Sebastian Vettel is nearing the key part of his 2019 Formula 1 season – and future in the sport
There is something a little different about Sebastian Vettel’s manner at the moment, a sort of serenity which seems at odds with what would appear to be a career crossroads – but which might actually be because of it.
Vettel’s usually chirpy, smiling persona is only a thin veneer right now. Just beneath is what, if you didn’t know better, might be described as resigned indifference. It was very apparent in his TV interview with Martin Brundle recently. Asked what he thought his legacy might be, he fired back with, “I don’t know, I don’t care.” Not in an aggressive way, but in a manner suggesting that he genuinely doesn’t, that he’s perhaps finding it difficult to take much meaning from it all.
On the eve of the race at the track in which he and Ferrari looked so strong in pre-season testing, he arrives not only from those four Mercedes 1-2 results but also the competitively strained situation with team-mate Charles Leclerc. Each time the Ferrari has been fast – Bahrain, Baku – Leclerc’s underlying pace has been stronger, and not by a small margin. Nor a margin that, if regularly repeated, would be consistent with Vettel retaining his nominal team leadership status. On the other hand, Vettel was the quicker Ferrari driver in both Melbourne and Shanghai, so it’s not as if the writing on the wall is really decipherable as yet.
It’s a far less flexible style than that of Leclerc.
How he fares now in the quick-fire rhythm of the ‘European’ part of the season could be key to his whole future. This is dependent not only on Ferrari’s ability to develop the SF90 into a Mercedes match but whether it can do so in a way that allows Vettel to express his natural driving style – which, as we’ve seen over the years, is highly dependent on having a car with a lot of rear stability; a car like Ferrari has given him in the last two years.
Give him such a car and he finds big chunks of time on corner entry into slow and medium speed corners with his sudden, pitching turn-in. The greater the rear grip, the greater his advantage over more conventional techniques. But take that away from him – and he struggles. It’s a far less flexible style than that of Leclerc.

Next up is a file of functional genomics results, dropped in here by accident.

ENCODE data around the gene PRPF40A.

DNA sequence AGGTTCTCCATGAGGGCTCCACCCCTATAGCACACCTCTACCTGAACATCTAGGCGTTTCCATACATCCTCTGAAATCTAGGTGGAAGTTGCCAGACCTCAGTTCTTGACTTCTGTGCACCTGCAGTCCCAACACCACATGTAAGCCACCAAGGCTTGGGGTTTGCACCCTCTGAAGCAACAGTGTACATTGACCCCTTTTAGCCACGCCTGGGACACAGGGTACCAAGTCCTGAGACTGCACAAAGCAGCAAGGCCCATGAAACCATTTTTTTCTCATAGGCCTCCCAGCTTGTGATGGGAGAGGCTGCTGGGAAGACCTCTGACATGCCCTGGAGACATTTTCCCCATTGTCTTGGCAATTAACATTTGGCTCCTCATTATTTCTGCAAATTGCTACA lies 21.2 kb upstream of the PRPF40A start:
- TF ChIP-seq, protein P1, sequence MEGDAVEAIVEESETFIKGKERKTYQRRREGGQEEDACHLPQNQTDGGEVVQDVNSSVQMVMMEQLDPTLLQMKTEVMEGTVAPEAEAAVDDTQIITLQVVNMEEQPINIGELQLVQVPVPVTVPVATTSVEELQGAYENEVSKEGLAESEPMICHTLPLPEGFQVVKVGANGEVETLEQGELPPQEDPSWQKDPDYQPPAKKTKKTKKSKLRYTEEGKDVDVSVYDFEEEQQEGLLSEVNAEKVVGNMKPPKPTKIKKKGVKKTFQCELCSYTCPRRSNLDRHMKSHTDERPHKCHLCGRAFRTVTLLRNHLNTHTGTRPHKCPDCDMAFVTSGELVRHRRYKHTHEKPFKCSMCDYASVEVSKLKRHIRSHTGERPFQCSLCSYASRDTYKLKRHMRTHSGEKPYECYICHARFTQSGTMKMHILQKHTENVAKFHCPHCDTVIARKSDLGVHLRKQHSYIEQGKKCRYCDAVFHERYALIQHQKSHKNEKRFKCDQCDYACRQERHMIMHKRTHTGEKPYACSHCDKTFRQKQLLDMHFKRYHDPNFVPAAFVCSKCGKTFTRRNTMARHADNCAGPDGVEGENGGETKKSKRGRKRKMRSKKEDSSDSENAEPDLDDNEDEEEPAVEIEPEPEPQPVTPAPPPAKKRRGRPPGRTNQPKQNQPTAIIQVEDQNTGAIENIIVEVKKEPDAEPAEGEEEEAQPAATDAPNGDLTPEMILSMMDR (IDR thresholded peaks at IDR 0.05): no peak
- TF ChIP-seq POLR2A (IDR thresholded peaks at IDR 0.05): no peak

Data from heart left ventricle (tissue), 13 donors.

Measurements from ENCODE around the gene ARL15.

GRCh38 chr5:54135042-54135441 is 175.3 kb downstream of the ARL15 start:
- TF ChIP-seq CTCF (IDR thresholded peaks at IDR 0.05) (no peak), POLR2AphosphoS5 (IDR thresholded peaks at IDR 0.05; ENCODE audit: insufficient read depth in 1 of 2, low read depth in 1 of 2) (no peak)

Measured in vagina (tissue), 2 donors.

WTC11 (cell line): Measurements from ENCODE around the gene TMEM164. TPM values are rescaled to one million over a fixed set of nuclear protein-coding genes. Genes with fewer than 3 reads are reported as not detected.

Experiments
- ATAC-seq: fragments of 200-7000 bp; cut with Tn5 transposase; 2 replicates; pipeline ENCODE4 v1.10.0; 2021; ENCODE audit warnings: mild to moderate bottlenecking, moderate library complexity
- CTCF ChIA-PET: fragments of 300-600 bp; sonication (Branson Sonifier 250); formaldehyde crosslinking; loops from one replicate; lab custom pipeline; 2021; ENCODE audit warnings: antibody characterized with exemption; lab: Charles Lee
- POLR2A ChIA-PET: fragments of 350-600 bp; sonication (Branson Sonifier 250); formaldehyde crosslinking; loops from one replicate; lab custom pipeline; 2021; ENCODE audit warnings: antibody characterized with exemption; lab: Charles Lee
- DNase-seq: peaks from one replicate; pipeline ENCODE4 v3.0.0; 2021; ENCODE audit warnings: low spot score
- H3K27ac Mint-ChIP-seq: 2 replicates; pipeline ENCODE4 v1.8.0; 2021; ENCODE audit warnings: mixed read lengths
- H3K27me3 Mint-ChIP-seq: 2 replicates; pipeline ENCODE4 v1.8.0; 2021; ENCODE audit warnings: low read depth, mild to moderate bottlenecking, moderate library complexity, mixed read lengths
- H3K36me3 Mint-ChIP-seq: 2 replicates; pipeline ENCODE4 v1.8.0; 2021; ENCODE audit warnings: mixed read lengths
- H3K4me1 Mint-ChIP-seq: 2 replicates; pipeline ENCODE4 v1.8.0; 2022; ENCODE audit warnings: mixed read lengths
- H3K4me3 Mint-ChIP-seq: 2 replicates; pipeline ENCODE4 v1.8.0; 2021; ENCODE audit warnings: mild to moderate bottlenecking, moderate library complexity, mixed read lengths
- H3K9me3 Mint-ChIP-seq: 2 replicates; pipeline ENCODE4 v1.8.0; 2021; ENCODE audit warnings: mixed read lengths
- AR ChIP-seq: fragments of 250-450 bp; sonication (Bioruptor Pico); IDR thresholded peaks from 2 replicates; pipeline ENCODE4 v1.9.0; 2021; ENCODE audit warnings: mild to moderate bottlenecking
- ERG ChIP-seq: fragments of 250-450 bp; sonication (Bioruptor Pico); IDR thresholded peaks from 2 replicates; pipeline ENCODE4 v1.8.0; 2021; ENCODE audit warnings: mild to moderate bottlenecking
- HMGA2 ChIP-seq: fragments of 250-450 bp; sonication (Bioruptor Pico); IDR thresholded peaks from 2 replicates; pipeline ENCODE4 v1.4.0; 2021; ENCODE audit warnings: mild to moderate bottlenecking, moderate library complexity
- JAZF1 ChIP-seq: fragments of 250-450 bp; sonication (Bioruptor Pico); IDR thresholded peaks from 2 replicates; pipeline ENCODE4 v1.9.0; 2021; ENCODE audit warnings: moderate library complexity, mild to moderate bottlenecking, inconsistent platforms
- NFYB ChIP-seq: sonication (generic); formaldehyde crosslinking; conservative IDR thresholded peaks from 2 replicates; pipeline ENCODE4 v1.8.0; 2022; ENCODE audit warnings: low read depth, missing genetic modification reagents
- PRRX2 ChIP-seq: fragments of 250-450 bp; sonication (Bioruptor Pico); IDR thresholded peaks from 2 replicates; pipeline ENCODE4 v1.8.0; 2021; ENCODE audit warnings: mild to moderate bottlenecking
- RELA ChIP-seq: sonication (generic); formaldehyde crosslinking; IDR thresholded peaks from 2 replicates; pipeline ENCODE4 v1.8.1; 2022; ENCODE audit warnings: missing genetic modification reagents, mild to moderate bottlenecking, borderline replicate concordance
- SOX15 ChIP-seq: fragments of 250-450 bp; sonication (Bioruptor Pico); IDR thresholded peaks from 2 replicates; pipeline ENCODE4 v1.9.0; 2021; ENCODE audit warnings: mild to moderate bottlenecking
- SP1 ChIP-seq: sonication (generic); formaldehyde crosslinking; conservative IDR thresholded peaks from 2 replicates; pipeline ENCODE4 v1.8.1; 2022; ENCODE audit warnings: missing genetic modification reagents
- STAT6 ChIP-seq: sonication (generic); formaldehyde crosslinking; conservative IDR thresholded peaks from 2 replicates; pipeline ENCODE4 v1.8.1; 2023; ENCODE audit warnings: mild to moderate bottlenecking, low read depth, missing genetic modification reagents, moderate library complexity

The notion that he was flattered by the Adrian Newey Red Bulls is nonsense. On the contrary, he exaggerated the speed of the blown diffuser cars, squeezed more from them than would drivers with a more conventional style. I spent many hours standing trackside watching him do it and it could be quite extraordinary to behold, the Red Bull’s rear staying planted long enough to get him turned but then beginning to slide before the apex – which Vettel would cure by counter-intuitively standing hard on the gas pedal. He could do it in such a fluid, coordinated way, every time. Mark Webber used to shake his head after looking at his telemetry. He could this guy, who in a normal car wasn’t as quick as him through a fast corner, conjure this magic?
There’s no inherent reason why this generation of car should not have the sort of planted rear he craves. So far this season, the Ferrari hasn’t had it – but did have during testing at the very track we’re now at. If that trait can be technically accessed, the next question is whether Vettel can conjure the desire to extend himself, extract the maximum from himself, live in that uncomfortable territory? Race after race, in the grind of a season, against opponents, within the team and outside of it, who are just so relentlessly good?
This could be the biggest of weekends for Sebastian Vettel.